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- Computer Science 320 Assignment 6: Basic Evaluation and Type Checking

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In this assignment, you will implement an interpreter and type checker for a subset of MiniHaskell, which is itself a subset of of Haskell. You will make changes only to the Eval and

Ty modules.

The code provided to you requires a parser library, Parsec. When using Hugs, you will

probably need to supply the -98 command-line directive in order to run the code. You can

check whether you are able to run the skeleton code simply by loading the Main module and

attempting to run parseEval “tests0.mhs”. This should evaluate to a message indicating

that the evaluation function is not yet implemented.

Note that you are not allowed to modify any of the existing data type definitions unless a

problem states otherwise or explicitly directs you to change a definition. There are, however,

crude show functions for expressions, and you may want to use them at times when debugging

(think about returning a subexpressions as a string in an error message).

Note: All function definitions at top level must have explicit type annotations. Unless

otherwise specified, your solutions may utilize functions from the standard prelude as well as

material from the lecture notes and textbook. You may not use any other materials without

explicit citation.

Problem 1. (30 pts)

In this problem, you will implement an interpreter for expressions without variables or let

bindings. Because the parsed code is not being type checked before being interpreted, errors

may occur during evaluation, so you will need to use Error Val as the return type for the

various evaluation functions. Familiarize yourselves with the Exp data structure in the Exp

module (Exp.hs) that represents the abstract syntax of the language. The Val data structure

found in the Val module (Val.hs) represents evaluated expressions.

(a) In the Eval module, implement the body of the function appOp::Oper -> Val ->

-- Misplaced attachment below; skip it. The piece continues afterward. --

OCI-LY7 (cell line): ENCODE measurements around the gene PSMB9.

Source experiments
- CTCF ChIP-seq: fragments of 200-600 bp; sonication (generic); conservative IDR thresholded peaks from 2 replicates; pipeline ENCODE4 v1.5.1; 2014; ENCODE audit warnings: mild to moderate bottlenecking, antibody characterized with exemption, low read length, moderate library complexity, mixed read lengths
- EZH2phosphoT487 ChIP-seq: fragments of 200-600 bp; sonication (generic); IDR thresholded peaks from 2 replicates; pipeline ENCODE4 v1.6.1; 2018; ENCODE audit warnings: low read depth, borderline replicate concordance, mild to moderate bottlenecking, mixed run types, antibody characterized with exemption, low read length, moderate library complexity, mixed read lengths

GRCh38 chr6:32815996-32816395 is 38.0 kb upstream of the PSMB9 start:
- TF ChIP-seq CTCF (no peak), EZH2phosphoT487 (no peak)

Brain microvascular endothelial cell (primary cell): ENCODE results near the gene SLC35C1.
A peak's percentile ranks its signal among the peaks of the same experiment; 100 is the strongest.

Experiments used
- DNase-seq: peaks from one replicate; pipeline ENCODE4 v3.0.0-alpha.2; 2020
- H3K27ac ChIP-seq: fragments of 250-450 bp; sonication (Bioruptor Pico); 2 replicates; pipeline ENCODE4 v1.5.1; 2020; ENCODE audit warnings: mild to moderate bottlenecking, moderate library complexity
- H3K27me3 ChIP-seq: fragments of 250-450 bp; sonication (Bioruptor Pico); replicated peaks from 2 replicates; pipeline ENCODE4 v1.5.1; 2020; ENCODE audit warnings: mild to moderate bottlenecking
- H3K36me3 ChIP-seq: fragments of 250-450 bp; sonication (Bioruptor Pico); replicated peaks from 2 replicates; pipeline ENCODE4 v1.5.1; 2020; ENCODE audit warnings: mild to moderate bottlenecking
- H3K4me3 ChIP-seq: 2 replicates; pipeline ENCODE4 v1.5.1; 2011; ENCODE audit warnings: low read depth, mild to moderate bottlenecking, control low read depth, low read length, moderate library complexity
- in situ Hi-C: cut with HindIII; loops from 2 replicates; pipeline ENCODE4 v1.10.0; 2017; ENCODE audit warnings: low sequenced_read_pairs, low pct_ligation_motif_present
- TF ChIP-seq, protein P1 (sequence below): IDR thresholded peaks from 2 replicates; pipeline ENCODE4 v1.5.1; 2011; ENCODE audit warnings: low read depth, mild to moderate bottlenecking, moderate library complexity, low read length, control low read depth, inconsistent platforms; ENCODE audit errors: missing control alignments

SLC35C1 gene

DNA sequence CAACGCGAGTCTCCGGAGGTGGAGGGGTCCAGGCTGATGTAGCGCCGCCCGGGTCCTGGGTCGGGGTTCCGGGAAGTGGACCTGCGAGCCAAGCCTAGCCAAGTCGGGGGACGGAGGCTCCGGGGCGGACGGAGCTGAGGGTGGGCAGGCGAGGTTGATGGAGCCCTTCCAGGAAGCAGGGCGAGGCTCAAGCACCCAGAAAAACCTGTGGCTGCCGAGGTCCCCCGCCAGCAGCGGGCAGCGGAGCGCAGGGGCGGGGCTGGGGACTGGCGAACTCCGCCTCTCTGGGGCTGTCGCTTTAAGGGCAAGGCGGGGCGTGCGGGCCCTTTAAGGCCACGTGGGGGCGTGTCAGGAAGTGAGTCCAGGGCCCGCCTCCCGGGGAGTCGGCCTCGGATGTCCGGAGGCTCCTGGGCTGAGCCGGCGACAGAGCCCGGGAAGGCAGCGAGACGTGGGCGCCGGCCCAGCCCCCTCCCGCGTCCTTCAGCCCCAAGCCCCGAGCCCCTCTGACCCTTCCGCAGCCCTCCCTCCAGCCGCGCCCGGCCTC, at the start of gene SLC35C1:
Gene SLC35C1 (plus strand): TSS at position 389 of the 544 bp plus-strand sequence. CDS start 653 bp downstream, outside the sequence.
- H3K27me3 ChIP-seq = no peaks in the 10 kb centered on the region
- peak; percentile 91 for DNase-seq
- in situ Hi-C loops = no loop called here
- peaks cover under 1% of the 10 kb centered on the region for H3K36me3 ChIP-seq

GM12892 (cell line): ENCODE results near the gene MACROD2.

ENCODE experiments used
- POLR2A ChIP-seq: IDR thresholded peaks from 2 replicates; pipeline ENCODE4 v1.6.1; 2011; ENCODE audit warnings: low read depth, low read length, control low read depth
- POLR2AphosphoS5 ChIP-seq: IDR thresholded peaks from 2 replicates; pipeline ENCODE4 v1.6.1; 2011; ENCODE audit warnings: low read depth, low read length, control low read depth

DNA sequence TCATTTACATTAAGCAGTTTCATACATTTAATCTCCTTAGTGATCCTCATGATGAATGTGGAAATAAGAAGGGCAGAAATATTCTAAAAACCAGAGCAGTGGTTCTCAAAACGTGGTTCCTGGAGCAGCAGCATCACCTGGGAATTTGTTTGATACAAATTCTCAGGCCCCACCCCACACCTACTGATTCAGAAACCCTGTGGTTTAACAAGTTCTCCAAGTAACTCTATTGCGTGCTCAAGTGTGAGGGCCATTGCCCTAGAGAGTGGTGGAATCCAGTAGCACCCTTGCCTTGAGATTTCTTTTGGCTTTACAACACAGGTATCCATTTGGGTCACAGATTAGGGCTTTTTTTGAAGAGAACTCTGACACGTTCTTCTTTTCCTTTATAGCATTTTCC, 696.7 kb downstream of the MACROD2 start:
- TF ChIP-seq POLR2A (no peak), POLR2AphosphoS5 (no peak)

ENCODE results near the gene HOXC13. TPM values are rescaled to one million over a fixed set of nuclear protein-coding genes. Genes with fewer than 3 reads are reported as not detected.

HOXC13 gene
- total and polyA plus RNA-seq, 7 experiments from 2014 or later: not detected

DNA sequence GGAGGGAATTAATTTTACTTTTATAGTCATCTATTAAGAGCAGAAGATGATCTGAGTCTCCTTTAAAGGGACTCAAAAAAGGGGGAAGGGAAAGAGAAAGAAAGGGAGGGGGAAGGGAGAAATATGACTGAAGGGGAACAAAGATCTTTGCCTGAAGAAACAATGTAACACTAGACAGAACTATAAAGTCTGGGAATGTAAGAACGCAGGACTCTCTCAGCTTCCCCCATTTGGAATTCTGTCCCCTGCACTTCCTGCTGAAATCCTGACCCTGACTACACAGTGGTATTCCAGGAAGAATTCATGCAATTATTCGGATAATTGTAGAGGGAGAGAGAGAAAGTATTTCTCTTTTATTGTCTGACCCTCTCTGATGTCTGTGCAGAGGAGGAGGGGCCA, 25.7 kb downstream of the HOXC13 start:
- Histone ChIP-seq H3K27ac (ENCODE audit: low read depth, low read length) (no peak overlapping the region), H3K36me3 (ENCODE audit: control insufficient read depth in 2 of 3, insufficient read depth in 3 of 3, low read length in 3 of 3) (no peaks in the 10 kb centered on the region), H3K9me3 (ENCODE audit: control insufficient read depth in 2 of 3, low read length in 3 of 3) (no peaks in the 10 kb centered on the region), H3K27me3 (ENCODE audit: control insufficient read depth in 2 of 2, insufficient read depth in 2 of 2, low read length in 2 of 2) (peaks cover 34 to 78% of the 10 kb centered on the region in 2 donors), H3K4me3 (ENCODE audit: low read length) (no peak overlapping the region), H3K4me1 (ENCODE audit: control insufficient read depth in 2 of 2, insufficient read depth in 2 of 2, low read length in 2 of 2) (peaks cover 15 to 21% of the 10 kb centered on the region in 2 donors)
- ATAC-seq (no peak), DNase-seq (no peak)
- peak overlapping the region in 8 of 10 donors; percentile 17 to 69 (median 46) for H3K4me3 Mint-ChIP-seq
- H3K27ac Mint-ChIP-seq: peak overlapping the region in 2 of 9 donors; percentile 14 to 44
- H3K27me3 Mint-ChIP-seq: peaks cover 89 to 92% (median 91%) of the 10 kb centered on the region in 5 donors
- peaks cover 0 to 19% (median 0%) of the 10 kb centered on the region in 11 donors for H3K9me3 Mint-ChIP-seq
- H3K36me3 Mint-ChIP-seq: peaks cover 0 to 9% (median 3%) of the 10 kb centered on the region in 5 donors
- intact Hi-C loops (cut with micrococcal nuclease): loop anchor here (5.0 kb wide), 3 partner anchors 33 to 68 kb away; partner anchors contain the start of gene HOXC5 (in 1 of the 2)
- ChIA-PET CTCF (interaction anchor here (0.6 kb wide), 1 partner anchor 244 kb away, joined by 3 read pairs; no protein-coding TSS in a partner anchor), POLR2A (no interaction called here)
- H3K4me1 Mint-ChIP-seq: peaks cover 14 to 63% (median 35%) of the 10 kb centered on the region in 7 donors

Error Val that takes an operator and a value, and when the operator is defined on

that value, returns the result.

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If the operator is binary, take advantage of the Partial::Oper -> Val -> Val constructor, which can represent a partially applied built-in function. For example, appOp

might return a value like Partial Plus (N 4) if it must apply the binary operator

Plus to the single value N 4.

If the operator is not defined on that value, the function should return an error. Be

careful with list operators such as Head, as they are not defined on empty lists. When

in doubt, you can use the real Haskell interpreter to determine how this function should

behave.

(b) In the Eval module, implement the body of the appBinOp::Oper -> Val -> Val ->

Error Val function, which takes an operator and two values, and returns the resulting

value if it is defined. Otherwise, it returns an error.

You may assume that Equal is defined only on integers. You are not required to

implement equality on boolean, list, and tuple values, but you may do so for extra

credit as part of your solution to Problem #4 below.

(c) In the Eval module, implement the body of the appVals::Val -> Val -> Error Val

function, which takes a pair of values where the first value is either a unary operator,

a binary operator, or a partially applied binary operator. You should not need to use

any functions other than those you defined in parts (a) and (b).

(d) In the Eval module, implement the body of the ev0::Exp -> Error Val function.

This function should handle all expressions that do not contain let bindings or variables. Thus, it should evaluate all base cases (such as operators, booleans, integers,

tuples, and the empty list) as well as if statements and applications. For all other

cases, ev0 may return an error. In evaluating tuples, you may find it convenient to use

the mapError::(a -> Error b) -> [a] -> Error [b] function, available in the Err

module.

Note: You should not evaluate both branches of an if statement, and this is tested in

the file tests1.mhs.

You should now be able to test the interpreter on some input. When using Hugs, it should

be sufficient to load the Main module, and to run parseEval “tests0.mhs” and parseEval

“tests1.mhs”. You may, of course, write and try evaluating your own test programs.

Problem 2. (30 pts)

In the module Env, you will find an implementation of an environment data structure which

can be used to store the values (and types) of variables. You will use this data structure

to represent evaluation and type checking contexts. You will now implement an interpreter

that can handle variables and let bindings.

(a) Implement the body of the ev::Env Val -> Exp -> Error Val function, which can

handle expressions that contain let bindings and variables. You only need to handle

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let bindings with a single variable (that is, cases where the list of strings under the

Let constructor has exactly one element). You may extend your code to handle let